After Menken’s life story, and still at the Visual Arts Center, NeoVoxer (9 p.m.,$7) is a non-dialogue film by director and guest Michael Pope that was created with a performance collective using live music and sound effects on locations in Boston, New York, Prague and Plzen. Three characters, The Artist, The Dancer and The Fool, journey through a landscape that is as much of psychological as physical. This is its Richmond premiere, and Pope will available for discussion after.
Pope’s prolific commercial life involves rock videos with Amanda Palmer and the Dresden Dolls — he directed their concert film Live In Paradise — Ben Folds and numerous others. This – and the never-ending struggle between art and commerce — is to be the topic Saturday at "This Misadventures and Moving Pictures of Michael Pope," 7:30 p.m. at the Visual Arts Center, ($7).
Working with Life: An Evening with Filmmaker Kevin Jerome Everson, will commence on Friday at 6:30 p.m. at the Leslie Cheek Theatre of the Virginia Museum of Fine Arts. “He teaches at the University of Virginia — he’s not yet 50, and I think he’s made 90 to 100 movies, shorts and one feature, all of them shot on 16 mm and most dealing with African-American working-class life," Jones says. "They combine the feel of the documentary with narrative elements. And so we invited him down.”
Also invited is returning guest Jonathan Hancock, who is with great appropriateness screening several of his short films in a hands-on space, Studio Two-Three, a communal printmaking and photography center. Hancock makes his Super 8 and 16 mm movies from scripts written on a typewriter in the Cincinnati studio he built. He manipulates the images by making marks on the film. One of three he's showing in this 80-minute program is Skull Rider, which Hancock describes as "a ride through Cincinnati with death on a motorcycle."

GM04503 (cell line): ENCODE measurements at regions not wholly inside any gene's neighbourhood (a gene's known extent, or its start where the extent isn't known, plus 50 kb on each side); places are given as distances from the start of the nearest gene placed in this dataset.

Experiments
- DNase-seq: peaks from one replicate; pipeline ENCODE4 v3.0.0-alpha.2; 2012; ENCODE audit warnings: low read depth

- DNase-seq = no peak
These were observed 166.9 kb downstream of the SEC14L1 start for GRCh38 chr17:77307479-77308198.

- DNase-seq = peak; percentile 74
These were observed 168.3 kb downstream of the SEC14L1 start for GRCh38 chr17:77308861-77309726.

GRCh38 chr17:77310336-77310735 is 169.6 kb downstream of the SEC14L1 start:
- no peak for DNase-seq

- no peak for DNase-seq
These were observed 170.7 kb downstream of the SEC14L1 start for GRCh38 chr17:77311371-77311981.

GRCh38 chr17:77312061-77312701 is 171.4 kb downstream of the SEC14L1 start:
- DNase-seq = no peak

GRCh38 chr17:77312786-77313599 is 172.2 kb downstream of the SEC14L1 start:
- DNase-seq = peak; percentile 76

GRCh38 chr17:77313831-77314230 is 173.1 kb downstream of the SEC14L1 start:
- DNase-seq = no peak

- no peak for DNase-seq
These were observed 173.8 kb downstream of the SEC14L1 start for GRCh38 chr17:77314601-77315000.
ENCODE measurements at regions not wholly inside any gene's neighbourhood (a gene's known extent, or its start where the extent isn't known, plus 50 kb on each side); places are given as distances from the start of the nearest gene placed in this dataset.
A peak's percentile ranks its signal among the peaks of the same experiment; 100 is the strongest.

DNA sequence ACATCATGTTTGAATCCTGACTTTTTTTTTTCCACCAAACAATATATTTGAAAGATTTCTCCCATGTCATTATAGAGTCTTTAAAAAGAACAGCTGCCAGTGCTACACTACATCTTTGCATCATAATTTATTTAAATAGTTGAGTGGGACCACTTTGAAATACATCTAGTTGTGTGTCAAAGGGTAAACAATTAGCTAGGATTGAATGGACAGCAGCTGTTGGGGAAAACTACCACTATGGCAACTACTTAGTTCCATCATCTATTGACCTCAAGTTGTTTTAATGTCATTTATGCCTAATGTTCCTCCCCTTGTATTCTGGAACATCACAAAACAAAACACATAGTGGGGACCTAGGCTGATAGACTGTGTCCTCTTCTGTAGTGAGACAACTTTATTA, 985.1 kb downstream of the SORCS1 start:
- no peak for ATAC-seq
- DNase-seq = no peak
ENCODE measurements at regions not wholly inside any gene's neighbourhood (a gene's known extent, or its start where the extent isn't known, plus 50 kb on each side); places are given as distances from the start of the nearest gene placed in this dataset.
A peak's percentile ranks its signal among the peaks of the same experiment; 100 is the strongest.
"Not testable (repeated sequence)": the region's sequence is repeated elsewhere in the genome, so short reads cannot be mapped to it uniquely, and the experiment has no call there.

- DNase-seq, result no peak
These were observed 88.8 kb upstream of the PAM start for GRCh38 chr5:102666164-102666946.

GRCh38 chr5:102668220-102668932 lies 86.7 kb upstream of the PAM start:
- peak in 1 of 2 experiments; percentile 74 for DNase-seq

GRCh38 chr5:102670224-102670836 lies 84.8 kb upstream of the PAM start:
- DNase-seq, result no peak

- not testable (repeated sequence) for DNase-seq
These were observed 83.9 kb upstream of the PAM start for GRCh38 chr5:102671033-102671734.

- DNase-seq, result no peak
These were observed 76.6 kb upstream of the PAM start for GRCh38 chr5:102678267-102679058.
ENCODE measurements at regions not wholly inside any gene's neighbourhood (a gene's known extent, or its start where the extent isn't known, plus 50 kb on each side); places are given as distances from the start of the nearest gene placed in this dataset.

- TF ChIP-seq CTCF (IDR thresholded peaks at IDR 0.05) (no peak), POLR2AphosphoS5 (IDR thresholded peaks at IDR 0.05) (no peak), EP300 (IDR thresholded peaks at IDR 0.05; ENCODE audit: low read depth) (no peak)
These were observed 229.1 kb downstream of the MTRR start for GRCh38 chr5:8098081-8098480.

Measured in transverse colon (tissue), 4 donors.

JRFF members brought other stray bits of the event together; the society’s online journal coordinator Bobby Morgan suggested screening films of groundbreaking animator Ralph Bakshi. Ken Hopson’s association with composer Stephen Ulrich and his band Big Lazy introduced the idea of the film Art & Craft (3:30 p.m. Saturday, April 11, Byrd Theatre, $7), for which the band created the score. The film, directed by Mark Becker and Sam Cullman, concerns the renowned/notorious art forger Mark Landis, of Laurel, Mississippi, who for 30 years created a body of work that imitated great art. His donation of pieces to museums confounded the institutions, forcing them to re-asses their collections. He never took money, though, and that puts him a special niche of the art forgers' hall of infamy. Big Lazy is making a 2 p.m. in-store appearance at Plan 9 and at 10 p.m., for $12, at Gallery 5.